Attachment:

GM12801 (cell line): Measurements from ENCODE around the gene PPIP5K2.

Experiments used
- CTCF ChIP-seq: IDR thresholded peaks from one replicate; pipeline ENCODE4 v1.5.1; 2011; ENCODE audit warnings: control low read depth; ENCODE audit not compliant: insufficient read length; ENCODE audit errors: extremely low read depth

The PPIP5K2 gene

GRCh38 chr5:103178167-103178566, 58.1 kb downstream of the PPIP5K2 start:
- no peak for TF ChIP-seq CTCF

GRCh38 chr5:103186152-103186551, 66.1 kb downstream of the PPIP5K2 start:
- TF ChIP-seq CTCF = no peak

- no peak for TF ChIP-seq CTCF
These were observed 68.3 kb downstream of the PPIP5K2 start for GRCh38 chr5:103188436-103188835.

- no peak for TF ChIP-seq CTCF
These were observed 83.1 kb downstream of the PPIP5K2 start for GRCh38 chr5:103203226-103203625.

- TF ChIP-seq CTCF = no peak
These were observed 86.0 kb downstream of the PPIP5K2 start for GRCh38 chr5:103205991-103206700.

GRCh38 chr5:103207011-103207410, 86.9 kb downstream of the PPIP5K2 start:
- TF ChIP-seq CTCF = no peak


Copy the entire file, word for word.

GM12801 (cell line): Measurements from ENCODE around the gene PPIP5K2.

Experiments used
- CTCF ChIP-seq: IDR thresholded peaks from one replicate; pipeline ENCODE4 v1.5.1; 2011; ENCODE audit warnings: control low read depth; ENCODE audit not compliant: insufficient read length; ENCODE audit errors: extremely low read depth

The PPIP5K2 gene

GRCh38 chr5:103178167-103178566, 58.1 kb downstream of the PPIP5K2 start:
- no peak for TF ChIP-seq CTCF

GRCh38 chr5:103186152-103186551, 66.1 kb downstream of the PPIP5K2 start:
- TF ChIP-seq CTCF = no peak

- no peak for TF ChIP-seq CTCF
These were observed 68.3 kb downstream of the PPIP5K2 start for GRCh38 chr5:103188436-103188835.

- no peak for TF ChIP-seq CTCF
These were observed 83.1 kb downstream of the PPIP5K2 start for GRCh38 chr5:103203226-103203625.

- TF ChIP-seq CTCF = no peak
These were observed 86.0 kb downstream of the PPIP5K2 start for GRCh38 chr5:103205991-103206700.

GRCh38 chr5:103207011-103207410, 86.9 kb downstream of the PPIP5K2 start:
- TF ChIP-seq CTCF = no peak